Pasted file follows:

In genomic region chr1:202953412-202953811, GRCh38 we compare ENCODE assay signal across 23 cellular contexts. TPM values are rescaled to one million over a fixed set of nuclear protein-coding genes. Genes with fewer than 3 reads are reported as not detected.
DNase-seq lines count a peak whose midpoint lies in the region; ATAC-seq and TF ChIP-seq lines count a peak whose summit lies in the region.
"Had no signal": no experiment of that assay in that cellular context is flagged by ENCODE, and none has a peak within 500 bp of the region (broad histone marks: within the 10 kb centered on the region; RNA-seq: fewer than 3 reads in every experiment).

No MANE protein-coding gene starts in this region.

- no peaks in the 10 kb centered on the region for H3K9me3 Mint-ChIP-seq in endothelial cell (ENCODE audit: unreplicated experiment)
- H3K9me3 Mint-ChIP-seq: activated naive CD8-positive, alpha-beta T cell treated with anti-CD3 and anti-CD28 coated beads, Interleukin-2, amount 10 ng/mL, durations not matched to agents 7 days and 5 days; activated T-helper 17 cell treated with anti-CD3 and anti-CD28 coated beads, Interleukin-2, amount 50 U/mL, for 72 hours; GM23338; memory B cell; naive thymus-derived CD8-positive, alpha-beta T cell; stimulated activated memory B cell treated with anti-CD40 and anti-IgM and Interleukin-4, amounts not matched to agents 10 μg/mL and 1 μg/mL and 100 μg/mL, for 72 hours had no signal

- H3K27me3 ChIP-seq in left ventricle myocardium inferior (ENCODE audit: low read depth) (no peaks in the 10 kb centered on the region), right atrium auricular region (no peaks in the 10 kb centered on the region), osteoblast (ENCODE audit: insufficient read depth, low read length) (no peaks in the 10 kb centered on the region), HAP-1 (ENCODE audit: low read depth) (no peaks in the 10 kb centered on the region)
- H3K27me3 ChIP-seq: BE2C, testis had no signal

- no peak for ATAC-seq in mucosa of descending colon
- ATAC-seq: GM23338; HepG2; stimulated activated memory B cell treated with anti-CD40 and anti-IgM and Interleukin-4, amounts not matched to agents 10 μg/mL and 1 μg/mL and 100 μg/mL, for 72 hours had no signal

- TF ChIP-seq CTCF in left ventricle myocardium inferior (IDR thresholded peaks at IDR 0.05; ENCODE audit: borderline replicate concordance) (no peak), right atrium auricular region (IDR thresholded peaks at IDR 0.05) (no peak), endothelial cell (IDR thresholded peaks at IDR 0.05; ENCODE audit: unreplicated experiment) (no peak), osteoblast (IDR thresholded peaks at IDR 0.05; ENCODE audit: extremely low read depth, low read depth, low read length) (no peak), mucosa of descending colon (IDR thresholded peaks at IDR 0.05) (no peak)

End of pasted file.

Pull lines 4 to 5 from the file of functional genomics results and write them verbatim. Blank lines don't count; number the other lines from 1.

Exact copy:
No MANE protein-coding gene starts in this region.

- no peaks in the 10 kb centered on the region for H3K9me3 Mint-ChIP-seq in endothelial cell (ENCODE audit: unreplicated experiment)